Background: It is unclear whether natalizumab and fingolimod have analogous efficacy for relapsing-remitting multiple sclerosis (RRMS). Objective: To compare the outcome of RRMS patients treated with either therapy. Methods: RRMS patients treated with natalizumab or fingolimod at Verona Hospital, Italy, were included. The study design was retrospective, based on prospectively collected clinical and MRI data. As efficacy outcomes, time to relapse, relapse rate, expanded disability status scale (EDSS) score change, and new T2/gadolinium-enhancing lesions on brain MRI were compared over treatment period between the two groups. Multivariate Cox and logistic regression models were used to control for potential confounders. Results: Fifty-seven subjects receiving natalizumab and 30 receiving fingolimod for a median duration of 23 (1-63) and 22 (2-35) months, respectively (p = 0.22) were included. Patients treated with natalizumab had a more active pre-treatment disease course compared to those treated with fingolimod. In multivariate analysis, the relapse risk was reduced in patients on natalizumab (Hazard Ratio = 0.33; 95% CI = 0.11-1.03; p = 0.056) compared to those on fingolimod. There was no significant difference in EDSS and MRI outcomes. No relevant unexpected adverse events occurred. One patient discontinued natalizumab for progressive multifocal leukoencephalopathy. Conclusions: RRMS patients receiving natalizumab had higher baseline disease activity and lower relapse risk over 20 months of treatment compared to those receiving fingolimod. Head-to-head randomized clinical trials are needed.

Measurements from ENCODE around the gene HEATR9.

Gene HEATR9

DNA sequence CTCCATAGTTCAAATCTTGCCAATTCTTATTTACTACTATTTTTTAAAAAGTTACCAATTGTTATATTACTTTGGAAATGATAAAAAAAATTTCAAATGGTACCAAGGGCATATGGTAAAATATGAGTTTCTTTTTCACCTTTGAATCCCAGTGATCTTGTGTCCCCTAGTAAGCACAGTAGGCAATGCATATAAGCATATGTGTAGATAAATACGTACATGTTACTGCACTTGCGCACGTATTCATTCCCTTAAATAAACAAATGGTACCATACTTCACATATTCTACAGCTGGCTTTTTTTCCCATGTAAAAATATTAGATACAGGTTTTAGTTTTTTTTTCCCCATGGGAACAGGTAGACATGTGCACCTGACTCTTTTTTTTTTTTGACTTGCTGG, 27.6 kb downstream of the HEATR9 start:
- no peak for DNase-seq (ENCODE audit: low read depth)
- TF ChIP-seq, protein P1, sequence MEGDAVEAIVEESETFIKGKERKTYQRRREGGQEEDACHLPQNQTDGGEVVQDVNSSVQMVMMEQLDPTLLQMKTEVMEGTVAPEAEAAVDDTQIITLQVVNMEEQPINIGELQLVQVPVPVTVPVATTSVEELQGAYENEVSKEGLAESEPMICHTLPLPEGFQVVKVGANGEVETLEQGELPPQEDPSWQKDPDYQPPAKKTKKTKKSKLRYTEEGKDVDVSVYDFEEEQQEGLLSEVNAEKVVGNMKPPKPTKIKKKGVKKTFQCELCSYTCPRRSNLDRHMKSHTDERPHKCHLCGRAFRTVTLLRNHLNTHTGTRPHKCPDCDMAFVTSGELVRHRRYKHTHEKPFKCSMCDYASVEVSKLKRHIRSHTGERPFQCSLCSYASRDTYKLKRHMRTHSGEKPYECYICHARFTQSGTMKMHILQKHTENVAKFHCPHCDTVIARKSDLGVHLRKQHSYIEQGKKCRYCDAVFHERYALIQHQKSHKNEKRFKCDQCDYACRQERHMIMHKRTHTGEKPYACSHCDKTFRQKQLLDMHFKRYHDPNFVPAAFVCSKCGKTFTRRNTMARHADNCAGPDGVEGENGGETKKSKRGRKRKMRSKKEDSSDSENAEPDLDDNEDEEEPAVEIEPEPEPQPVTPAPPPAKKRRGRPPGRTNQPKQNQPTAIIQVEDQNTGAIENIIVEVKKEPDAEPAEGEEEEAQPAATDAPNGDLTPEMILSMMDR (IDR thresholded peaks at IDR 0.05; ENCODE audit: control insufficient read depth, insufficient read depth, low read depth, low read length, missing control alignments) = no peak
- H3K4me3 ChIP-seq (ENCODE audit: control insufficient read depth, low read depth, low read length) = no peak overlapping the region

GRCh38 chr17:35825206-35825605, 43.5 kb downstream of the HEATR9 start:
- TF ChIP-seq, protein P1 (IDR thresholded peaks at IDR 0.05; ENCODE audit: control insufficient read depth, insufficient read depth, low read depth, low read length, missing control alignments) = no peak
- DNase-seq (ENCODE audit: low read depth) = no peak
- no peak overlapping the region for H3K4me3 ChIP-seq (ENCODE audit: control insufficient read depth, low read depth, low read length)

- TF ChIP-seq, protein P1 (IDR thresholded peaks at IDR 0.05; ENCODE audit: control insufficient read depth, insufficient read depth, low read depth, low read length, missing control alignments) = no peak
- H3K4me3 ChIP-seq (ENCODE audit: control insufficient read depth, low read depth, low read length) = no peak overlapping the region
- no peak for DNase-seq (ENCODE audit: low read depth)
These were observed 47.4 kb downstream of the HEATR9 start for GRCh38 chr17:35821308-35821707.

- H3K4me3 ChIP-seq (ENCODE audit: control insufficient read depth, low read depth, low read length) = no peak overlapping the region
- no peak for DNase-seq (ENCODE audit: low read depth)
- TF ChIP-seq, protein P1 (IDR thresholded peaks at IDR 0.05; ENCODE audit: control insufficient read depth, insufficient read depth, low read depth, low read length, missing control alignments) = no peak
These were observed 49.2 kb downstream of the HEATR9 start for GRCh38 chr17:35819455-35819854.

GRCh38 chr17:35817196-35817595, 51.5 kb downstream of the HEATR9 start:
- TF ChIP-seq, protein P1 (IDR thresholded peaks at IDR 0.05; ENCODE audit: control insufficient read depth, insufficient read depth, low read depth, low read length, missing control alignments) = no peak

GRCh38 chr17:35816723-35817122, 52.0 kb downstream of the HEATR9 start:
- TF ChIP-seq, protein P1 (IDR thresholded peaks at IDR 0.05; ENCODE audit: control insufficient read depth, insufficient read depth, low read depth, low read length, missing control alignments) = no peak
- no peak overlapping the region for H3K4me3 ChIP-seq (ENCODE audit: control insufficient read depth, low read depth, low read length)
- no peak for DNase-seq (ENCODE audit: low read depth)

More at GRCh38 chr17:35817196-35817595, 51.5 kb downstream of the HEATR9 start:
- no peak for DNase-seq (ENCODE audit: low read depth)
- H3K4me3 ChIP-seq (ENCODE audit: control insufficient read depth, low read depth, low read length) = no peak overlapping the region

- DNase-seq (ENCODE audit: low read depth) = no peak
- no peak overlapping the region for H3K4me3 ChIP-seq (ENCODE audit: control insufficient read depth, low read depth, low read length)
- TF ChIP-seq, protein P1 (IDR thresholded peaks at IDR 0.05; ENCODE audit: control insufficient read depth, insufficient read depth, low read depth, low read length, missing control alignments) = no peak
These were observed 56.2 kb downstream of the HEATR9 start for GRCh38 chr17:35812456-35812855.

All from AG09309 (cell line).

Are natalizumab and fingolimod analogous second-line options for the treatment of relapsing-remitting multiple sclerosis? A clinical practice observational study.

GAJOFATTO, Alberto;BIANCHI, Maria Rachele;DEOTTO, LUCIANO;BENEDETTI, MARIADONATA
2014

Abstract

Background: It is unclear whether natalizumab and fingolimod have analogous efficacy for relapsing-remitting multiple sclerosis (RRMS). Objective: To compare the outcome of RRMS patients treated with either therapy. Methods: RRMS patients treated with natalizumab or fingolimod at Verona Hospital, Italy, were included. The study design was retrospective, based on prospectively collected clinical and MRI data. As efficacy outcomes, time to relapse, relapse rate, expanded disability status scale (EDSS) score change, and new T2/gadolinium-enhancing lesions on brain MRI were compared over treatment period between the two groups. Multivariate Cox and logistic regression models were used to control for potential confounders. Results: Fifty-seven subjects receiving natalizumab and 30 receiving fingolimod for a median duration of 23 (1-63) and 22 (2-35) months, respectively (p = 0.22) were included. Patients treated with natalizumab had a more active pre-treatment disease course compared to those treated with fingolimod. In multivariate analysis, the relapse risk was reduced in patients on natalizumab (Hazard Ratio = 0.33; 95% CI = 0.11-1.03; p = 0.056) compared to those on fingolimod. There was no significant difference in EDSS and MRI outcomes. No relevant unexpected adverse events occurred. One patient discontinued natalizumab for progressive multifocal leukoencephalopathy. Conclusions: RRMS patients receiving natalizumab had higher baseline disease activity and lower relapse risk over 20 months of treatment compared to those receiving fingolimod. Head-to-head randomized clinical trials are needed.
natalizumab; fingolimod; multiple sclerosis
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Utilizza questo identificativo per citare o creare un link a questo documento: https://hdl.handle.net/11562/789965
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